Investors Can Bank on Access National
Seven years have passed since the financial crisis, but many investors still won’t have anything to do with banks because of the key role “too-big-to-fail” institutions played in trashing the economy. Trouble is, though, banks are among the companies that stand to benefit most as the Federal Reserve gradually hikes interest rates.
So what’s today’s bank-phobic investor to do? We say go regional.
Regional banks are more conservative, typically carrying much less debt and avoiding the types of high-risk fixed-income trades that have lost the big banks many billions. And since they focus mainly on making loans and taking deposits, regional banks can better profit from higher interest rates in ways that don’t expose shareholders to undue risk.
A regional bank every investor should consider: a small-cap called Access National (Nasdaq: ANCX), the holding company for Virginia-based Access National Bank. Through its banking operations, Access is a leading provider of credit, deposit, mortgage and wealth management services to businesses and professionals in the Washington, D.C. area.
The bank is nothing if not reliable, consistently generating annual revenue of $55 to $65 million the past five years and once even going well beyond that range ($86 million in 2012). Margins expanded considerably during that time, helping Access nearly double earnings to $1.43 per share and boost dividends 15-fold to $0.60 a share. Its stock currently yields 2.8%.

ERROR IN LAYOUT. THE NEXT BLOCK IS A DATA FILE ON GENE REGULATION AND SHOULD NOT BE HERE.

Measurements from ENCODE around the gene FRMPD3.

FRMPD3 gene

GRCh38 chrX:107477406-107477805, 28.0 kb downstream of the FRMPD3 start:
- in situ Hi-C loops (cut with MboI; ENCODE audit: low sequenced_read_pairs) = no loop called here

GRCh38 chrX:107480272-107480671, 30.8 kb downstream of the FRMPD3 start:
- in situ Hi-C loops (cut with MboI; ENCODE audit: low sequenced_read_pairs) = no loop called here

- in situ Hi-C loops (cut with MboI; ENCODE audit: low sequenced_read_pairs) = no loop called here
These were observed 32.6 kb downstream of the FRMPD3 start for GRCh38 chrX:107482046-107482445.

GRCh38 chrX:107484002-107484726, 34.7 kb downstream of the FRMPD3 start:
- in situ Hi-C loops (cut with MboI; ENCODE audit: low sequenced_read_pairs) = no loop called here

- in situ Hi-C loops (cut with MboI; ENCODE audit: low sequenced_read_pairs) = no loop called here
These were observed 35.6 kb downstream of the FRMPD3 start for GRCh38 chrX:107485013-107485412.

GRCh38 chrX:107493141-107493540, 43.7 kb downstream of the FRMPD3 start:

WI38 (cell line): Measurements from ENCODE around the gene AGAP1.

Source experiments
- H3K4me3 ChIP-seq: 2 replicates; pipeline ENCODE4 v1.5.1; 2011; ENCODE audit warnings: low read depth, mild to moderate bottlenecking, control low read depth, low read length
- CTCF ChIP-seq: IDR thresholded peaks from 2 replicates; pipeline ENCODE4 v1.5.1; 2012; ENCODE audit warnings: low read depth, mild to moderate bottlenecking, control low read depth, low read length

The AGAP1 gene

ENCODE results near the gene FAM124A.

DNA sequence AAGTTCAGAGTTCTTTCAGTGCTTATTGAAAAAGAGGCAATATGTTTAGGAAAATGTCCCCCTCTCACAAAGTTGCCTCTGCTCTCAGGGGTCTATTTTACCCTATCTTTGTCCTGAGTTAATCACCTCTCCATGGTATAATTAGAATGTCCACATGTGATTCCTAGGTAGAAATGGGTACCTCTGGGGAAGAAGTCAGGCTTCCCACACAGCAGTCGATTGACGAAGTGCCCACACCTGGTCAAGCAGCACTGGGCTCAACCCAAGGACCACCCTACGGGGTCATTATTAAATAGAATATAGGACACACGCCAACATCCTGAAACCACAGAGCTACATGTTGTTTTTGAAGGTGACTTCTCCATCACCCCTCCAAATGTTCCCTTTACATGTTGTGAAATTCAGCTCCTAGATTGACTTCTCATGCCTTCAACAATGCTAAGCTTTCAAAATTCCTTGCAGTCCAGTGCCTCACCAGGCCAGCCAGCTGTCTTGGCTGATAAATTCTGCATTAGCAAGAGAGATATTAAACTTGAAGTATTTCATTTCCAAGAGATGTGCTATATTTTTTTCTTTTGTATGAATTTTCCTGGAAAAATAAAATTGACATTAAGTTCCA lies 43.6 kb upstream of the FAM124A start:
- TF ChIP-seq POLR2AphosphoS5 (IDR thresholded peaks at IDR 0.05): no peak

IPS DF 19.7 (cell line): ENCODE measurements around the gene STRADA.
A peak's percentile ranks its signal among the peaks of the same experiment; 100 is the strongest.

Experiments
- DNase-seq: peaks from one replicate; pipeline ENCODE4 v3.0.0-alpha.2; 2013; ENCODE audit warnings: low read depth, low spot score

In an October 13 press release, Access reported third-quarter net income of $3.9 million—the 61st quarterly profit in the bank’s 63-quarter history (it was founded in 1999). Net interest income, the main source of profits, rose 11% from last year’s third quarter to $10.1 million.
Such results echo especially strong growth in Access’s portfolio of loans held for investment—those the bank intends to keep for the long-term rather than sell off for quick cash. This portfolio, which includes real estate construction loans and various types of commercial real estate mortgages, grew at an annualized 12.4% during the first three quarters of the year.
In Access’s latest quarterly filing, management expressed concern about a key profitability metric: net interest margin, the difference between what the bank charges on loans and what it pays depositors:
The historically low interest rate environment continues to negatively impact yields of variable loans and the securities portfolio. The Corporation’s net interest margin for the three months ended September 30, 2015 decreased to 3.70% from the three months ended September 30, 2014 percentage of 3.78%. While there is no certainty to the magnitude of any impact, the continued extended period of low short-term interest rates, as presently forecasted by the Federal Reserve, will continue to have an adverse effect on the net interest margin.
Still, in Access’s case, this metric is substantially better than the banking industry average of just under 3%. And with the odds of Fed tightening now much higher than they were just a month or two ago, net interest margin pressures could soon begin to ease.